26 Sep 2011, Posted by admin in Uncategorized

We cannot wait till Roland is coming and installing his amazing piece of interactive mediaart. Get a glimpse, what’s coming up on saturday in our little showroom!

Digging in the crates – The digging in record crates to find rare pieces of music that can be used for new productions, has long been a ritual of a scene within the music culture. Since the mid-20th Century it is called sampling, when digitized sound samples of existing musical works are edited, rearranged and used in modern music productions.

An interactive installation offers possibilities to explore sampling as a production technology of contemporary music. While modified turntables are used to navigate dynamic data visualizations, information graphics as well as auditory contributions are helping to understand complex contents and relations. Besides the history of sampling or technical backgrounds of the digitization of analog audio signals, visitors can also obtain information on the dissociation of sample-based productions and other musicological phenomena such as remixes, mashups or covers. As a highlight of the exhibition the visitor can slip into the role of a producer and goes on a fascinating search for suitable samples, which will be found on soul, funk and jazz records of the 70s and 80s.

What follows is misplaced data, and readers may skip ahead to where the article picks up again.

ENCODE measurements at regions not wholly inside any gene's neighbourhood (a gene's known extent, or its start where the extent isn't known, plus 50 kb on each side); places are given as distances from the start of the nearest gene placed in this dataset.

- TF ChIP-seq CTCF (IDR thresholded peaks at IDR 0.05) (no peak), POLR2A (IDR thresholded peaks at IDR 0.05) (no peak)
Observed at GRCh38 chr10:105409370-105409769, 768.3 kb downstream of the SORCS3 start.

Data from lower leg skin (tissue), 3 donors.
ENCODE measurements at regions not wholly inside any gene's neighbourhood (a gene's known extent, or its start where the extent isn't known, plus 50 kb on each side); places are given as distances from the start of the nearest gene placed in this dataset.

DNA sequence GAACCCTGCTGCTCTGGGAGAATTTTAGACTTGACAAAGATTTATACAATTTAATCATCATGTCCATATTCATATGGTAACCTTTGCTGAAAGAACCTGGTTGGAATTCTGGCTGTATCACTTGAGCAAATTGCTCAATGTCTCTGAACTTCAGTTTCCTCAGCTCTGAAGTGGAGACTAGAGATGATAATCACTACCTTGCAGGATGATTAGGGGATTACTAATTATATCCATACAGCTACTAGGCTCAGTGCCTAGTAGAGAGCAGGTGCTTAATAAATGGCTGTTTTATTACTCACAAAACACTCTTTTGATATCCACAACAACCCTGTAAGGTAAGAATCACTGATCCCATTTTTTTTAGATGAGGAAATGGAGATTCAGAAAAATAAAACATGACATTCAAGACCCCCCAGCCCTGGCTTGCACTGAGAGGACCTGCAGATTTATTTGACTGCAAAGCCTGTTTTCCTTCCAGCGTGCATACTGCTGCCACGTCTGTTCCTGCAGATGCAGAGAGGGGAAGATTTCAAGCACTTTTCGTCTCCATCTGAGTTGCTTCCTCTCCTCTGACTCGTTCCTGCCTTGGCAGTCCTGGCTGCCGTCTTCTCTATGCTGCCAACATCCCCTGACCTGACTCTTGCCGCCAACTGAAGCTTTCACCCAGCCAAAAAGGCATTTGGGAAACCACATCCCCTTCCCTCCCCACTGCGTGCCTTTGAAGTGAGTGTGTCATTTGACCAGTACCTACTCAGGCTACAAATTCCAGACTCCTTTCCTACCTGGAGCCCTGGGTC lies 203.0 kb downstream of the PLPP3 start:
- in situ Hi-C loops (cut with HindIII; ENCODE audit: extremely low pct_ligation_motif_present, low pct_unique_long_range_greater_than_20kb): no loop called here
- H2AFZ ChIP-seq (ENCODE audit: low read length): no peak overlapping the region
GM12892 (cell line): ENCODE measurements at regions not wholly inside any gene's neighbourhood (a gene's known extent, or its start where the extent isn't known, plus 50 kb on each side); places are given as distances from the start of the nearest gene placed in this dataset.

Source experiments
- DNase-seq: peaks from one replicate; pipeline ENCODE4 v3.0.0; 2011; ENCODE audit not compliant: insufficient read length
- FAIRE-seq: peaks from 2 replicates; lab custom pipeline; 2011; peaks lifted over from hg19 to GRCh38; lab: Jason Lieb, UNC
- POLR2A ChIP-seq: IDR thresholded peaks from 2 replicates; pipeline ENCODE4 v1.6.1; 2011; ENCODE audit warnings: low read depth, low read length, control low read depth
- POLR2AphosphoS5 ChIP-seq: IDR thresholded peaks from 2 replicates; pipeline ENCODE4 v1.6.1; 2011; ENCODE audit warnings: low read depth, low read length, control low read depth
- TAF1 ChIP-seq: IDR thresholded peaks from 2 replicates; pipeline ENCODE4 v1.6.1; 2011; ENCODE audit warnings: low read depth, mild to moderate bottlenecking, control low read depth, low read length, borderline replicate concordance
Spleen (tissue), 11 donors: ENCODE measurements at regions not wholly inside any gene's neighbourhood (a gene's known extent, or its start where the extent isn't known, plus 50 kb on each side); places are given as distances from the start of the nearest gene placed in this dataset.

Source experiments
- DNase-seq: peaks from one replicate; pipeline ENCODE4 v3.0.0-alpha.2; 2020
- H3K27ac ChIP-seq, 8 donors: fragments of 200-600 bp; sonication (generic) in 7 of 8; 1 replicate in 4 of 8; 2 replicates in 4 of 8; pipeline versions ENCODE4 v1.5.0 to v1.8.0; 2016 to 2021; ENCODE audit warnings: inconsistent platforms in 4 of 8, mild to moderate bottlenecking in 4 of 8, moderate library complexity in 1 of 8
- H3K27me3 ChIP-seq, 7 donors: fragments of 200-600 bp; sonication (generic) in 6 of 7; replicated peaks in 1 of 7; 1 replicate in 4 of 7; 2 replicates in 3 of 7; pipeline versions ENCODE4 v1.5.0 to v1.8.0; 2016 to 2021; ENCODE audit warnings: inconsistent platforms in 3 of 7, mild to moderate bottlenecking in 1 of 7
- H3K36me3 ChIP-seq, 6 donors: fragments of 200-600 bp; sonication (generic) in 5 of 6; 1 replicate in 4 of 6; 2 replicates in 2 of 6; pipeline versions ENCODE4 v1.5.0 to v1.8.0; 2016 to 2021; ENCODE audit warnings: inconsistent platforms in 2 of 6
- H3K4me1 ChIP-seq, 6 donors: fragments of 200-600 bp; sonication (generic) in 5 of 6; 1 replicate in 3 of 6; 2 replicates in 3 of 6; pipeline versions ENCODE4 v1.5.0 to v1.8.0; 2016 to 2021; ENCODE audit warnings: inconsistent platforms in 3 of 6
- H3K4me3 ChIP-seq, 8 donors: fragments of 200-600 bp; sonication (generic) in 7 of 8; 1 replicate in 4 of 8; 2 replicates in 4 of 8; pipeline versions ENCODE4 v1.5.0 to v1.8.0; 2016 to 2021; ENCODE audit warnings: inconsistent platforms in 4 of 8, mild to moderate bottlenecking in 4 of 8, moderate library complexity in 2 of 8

Depending on user interests, Digging in the Crates offers different approaches to the topic. The visitor acts in a totally free interaction-space, which allows him to consider sampling from completely different perspectives. The straight interaction with information is just as important as the possibility to deal with “sampling” in a passive way. This means the user can slip into an active role in which he has full control over the visualized information as well as taking a rather passive attitude to get inspired by the interactions of others.

Digging in the Crates aims to describe the sampling culture in all its aspects, characteristics, and influences. Not only the understanding of the creative process as a craft but also the effort and creative processes associated with sampling should be communicated authentically.

Click on this picture to see the full documentaion.

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